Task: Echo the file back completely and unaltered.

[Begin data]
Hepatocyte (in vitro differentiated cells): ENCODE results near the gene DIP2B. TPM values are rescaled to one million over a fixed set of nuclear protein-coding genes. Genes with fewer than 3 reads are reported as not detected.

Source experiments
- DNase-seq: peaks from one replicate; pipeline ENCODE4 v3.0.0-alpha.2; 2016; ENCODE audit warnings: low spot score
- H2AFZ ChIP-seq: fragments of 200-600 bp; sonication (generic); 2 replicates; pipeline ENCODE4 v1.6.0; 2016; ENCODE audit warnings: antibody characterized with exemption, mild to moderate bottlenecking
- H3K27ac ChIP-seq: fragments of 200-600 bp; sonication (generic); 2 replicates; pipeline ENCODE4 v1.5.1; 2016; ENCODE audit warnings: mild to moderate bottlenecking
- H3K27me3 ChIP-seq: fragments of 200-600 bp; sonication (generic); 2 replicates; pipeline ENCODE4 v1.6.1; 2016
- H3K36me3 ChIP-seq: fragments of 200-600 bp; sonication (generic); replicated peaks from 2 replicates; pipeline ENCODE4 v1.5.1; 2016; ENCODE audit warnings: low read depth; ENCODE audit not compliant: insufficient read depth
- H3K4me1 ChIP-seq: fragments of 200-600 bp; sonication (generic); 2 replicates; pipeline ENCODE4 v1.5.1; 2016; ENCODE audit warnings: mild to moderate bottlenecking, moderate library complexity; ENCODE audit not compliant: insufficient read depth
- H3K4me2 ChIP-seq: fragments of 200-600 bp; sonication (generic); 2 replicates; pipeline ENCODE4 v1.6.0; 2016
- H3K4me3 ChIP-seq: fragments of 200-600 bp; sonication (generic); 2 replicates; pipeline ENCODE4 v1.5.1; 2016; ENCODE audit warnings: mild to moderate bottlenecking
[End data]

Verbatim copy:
Hepatocyte (in vitro differentiated cells): ENCODE results near the gene DIP2B. TPM values are rescaled to one million over a fixed set of nuclear protein-coding genes. Genes with fewer than 3 reads are reported as not detected.

Source experiments
- DNase-seq: peaks from one replicate; pipeline ENCODE4 v3.0.0-alpha.2; 2016; ENCODE audit warnings: low spot score
- H2AFZ ChIP-seq: fragments of 200-600 bp; sonication (generic); 2 replicates; pipeline ENCODE4 v1.6.0; 2016; ENCODE audit warnings: antibody characterized with exemption, mild to moderate bottlenecking
- H3K27ac ChIP-seq: fragments of 200-600 bp; sonication (generic); 2 replicates; pipeline ENCODE4 v1.5.1; 2016; ENCODE audit warnings: mild to moderate bottlenecking
- H3K27me3 ChIP-seq: fragments of 200-600 bp; sonication (generic); 2 replicates; pipeline ENCODE4 v1.6.1; 2016
- H3K36me3 ChIP-seq: fragments of 200-600 bp; sonication (generic); replicated peaks from 2 replicates; pipeline ENCODE4 v1.5.1; 2016; ENCODE audit warnings: low read depth; ENCODE audit not compliant: insufficient read depth
- H3K4me1 ChIP-seq: fragments of 200-600 bp; sonication (generic); 2 replicates; pipeline ENCODE4 v1.5.1; 2016; ENCODE audit warnings: mild to moderate bottlenecking, moderate library complexity; ENCODE audit not compliant: insufficient read depth
- H3K4me2 ChIP-seq: fragments of 200-600 bp; sonication (generic); 2 replicates; pipeline ENCODE4 v1.6.0; 2016
- H3K4me3 ChIP-seq: fragments of 200-600 bp; sonication (generic); 2 replicates; pipeline ENCODE4 v1.5.1; 2016; ENCODE audit warnings: mild to moderate bottlenecking